Why Trust Not Data Has Become The Most Important Asset In Modern Marketing

By Aqilliz  


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Why Trust Not Data Has Become The Most Important Asset in Modern Marketing

We can’t deny that data has changed the marketing landscape in fundamental ways. Social media platforms, mobile apps, cloud computing, machine learning, and countless other technologies today rely on the use and flow of data. Collectively, all of these new tools are opening new doors and allowing marketers to reach, target, and influence more potential customers than ever before.

At the same time, however, the threats caused by cyber-attacks and data theft are growing in scale and sophistication, estimated to cost the world up to $10.5 trillion annually by 2025. Beyond its immediate economic repercussions, cybersecurity breaches can result in significant damages to brand reputation and the erosion of consumer trust — arguably the most valuable asset in modern marketing.

Furthermore, amidst a raging epidemic of misinformation, protecting brands against the erosion of consumer trust will only grow more challenging as the scope of digital transformation extends in the growing data economy.

The oil of the digital economy

Marketers have historically created campaigns and messages with little evidence to justify the potential cost versus the effectiveness of the strategy. Instead, they mostly relied on their past experiences and intuition. Today, big data and analytics allow marketers to take a lot of the guesswork out of their jobs, enabling them to apply math, numbers and evidence into strategies that have previously been subjectively analysed.

While it’s true that data powers much of the technology we use today, it is still primarily a means to an end. Raw data isn’t valuable in and of itself, but rather, the value is created when it is connected to other relevant data points to form a pattern. When used appropriately, data quickly becomes an effective decision-making tool, allowing brands to understand their consumers’ pain points and unmet needs, and to be more proactive and intentional in their marketing efforts.

However, given the recent history of high-profile data breaches, consumers today are increasingly suspicious of where and how their data is used, and about what they’re really getting in return. But there’s still hope for marketers and brands to turn things around.

A growing data trust crisis

With the media narrative focused on the misuse of customer data and the ugly side of data tracking, it’s no surprise that we’ve found ourselves amidst a growing data trust crisis. Building trust has always been a fundamental imperative for any business, and in a privacy-conscious world, data trust has become the new covenant between consumers and brands; no longer just concerned about the quality and functionality of their products, brands now have an obligation to prove that they are collecting and using customer data in a way that’s valuable to them — wisely, securely, sensitively, and ethically.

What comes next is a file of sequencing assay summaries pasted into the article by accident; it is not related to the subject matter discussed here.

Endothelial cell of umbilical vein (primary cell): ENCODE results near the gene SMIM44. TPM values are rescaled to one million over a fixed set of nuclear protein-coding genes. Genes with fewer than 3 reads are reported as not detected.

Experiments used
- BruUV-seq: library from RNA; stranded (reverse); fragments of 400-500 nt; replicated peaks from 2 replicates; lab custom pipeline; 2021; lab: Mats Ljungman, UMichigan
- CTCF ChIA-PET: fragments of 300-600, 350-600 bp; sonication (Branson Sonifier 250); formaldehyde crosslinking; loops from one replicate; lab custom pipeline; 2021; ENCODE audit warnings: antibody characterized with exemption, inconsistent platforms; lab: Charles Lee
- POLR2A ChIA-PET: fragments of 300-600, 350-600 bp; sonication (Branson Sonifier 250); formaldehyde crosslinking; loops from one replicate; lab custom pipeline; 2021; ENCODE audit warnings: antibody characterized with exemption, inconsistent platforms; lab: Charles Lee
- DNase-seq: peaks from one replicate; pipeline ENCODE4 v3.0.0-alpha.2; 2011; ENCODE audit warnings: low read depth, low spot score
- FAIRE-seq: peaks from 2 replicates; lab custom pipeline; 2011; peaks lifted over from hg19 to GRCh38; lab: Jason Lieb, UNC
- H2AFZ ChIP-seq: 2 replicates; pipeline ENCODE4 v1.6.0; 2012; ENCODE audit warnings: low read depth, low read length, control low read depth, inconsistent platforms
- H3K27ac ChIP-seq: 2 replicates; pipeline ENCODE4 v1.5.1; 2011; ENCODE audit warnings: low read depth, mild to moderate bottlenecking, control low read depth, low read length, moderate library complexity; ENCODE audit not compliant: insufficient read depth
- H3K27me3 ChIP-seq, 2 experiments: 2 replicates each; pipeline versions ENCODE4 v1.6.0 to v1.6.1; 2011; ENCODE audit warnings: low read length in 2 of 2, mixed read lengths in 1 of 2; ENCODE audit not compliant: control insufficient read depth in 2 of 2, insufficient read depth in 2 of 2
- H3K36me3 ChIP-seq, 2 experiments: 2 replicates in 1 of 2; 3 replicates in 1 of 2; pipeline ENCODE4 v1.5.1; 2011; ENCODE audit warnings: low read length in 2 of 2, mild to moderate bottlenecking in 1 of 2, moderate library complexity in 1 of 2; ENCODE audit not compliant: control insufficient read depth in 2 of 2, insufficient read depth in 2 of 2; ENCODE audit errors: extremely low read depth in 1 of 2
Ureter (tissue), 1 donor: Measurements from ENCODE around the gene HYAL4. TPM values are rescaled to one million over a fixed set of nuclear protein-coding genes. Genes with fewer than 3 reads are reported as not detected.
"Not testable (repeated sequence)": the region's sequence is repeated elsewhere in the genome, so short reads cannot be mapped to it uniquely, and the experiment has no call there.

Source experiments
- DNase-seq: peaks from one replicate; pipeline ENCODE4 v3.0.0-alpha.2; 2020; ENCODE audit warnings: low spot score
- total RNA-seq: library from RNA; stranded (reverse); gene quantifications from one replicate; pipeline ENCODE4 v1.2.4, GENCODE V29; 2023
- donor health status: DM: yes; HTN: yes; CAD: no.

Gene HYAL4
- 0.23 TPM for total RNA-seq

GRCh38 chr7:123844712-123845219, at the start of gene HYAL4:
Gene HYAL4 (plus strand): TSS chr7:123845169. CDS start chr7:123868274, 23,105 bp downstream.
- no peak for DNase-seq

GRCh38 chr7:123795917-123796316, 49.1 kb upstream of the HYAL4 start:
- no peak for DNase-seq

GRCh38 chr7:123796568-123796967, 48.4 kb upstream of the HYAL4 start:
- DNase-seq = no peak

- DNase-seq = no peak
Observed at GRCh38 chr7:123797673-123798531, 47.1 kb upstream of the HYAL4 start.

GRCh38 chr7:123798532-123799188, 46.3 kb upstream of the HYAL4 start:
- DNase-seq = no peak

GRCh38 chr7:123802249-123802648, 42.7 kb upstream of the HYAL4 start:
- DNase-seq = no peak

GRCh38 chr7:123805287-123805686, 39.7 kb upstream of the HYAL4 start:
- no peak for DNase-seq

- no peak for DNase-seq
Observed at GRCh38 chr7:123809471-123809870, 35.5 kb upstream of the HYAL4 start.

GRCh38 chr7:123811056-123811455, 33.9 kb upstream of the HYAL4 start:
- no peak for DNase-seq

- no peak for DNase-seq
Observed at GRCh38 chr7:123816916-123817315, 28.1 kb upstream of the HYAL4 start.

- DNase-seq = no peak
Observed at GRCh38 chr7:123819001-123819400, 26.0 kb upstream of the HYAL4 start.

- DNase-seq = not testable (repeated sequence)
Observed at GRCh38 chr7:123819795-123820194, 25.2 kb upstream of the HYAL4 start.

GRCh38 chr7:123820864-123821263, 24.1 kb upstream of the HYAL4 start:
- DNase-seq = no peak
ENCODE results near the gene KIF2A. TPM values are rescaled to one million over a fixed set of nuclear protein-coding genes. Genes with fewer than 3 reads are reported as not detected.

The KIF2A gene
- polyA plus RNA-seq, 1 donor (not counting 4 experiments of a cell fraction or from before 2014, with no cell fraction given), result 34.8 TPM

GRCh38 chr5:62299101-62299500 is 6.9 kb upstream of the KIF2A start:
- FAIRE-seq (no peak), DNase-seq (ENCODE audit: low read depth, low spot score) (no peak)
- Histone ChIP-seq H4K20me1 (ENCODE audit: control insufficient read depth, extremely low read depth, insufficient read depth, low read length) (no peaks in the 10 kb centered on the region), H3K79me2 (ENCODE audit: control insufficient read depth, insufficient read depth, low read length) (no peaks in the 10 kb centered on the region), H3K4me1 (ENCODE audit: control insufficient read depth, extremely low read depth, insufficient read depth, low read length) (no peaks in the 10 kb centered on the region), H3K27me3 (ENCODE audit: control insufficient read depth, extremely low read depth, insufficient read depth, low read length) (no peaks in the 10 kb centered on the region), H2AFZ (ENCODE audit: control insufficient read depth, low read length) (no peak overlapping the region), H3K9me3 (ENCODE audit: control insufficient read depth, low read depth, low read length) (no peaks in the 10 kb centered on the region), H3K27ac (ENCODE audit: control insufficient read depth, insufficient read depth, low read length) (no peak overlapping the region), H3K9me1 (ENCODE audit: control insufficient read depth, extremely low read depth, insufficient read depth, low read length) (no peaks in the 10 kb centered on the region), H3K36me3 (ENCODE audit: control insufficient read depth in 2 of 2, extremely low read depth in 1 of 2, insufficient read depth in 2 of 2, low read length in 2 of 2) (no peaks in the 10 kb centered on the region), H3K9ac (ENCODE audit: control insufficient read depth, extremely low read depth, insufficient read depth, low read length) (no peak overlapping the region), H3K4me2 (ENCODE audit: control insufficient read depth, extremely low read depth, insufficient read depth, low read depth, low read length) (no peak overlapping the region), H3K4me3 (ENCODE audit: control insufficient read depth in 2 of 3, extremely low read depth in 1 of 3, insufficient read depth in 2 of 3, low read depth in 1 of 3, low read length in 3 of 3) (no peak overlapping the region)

Modern consumers expect brands to keep their data safe and have their best interests at heart. With the increasing call to treat data with more dignity, brands need to learn to toe the line between personalisation and privacy to safeguard the trust that consumers have placed in them. Beyond that, companies must prioritise cybersecurity and treat consumer data like any other valuable asset — this includes investing in future-proof compliance solutions, enhancing data security measures, as well as developing standardised procedures for data collection and governance.

According to a survey by McKinsey, 87 percent of consumers indicated that they would not do business with a company if they had concerns about its security practices, and 71 percent said they would stop doing business with a company if it gave away sensitive data without permission. With such high stakes, the way companies handle consumer data can become a point of differentiation, and even a competitive advantage.

Turning trust into opportunity

Every good brand knows that consumer trust and loyalty can’t be bought or won through snazzy marketing. It’s something that’s earned — and every interaction is an opportunity. While it’s relatively simple to win sales through attractive promotions or rewards, getting a consumer to truly believe and get behind your brand requires a deeper and more genuine connection. Earning, building, and maintaining trust is exactly what brands and marketers need to focus on in order to turn one-time consumers into loyal brand ambassadors.

Consumers are already aware that too many companies have benefitted from leveraging their personal data while hiding behind the opaque convenience of the internet economy. Being transparent and showing consumers how sharing their data helps to improve services and experiences adds credibility to your brand and encourages loyalty. When customers trust your brand and your products, they’ll in turn willingly exchange more of their data with you. Demonstrating a clear link between the data they share and the direct benefits this provides them is critical to building data trust, and in the long run, the most transparent players will win.

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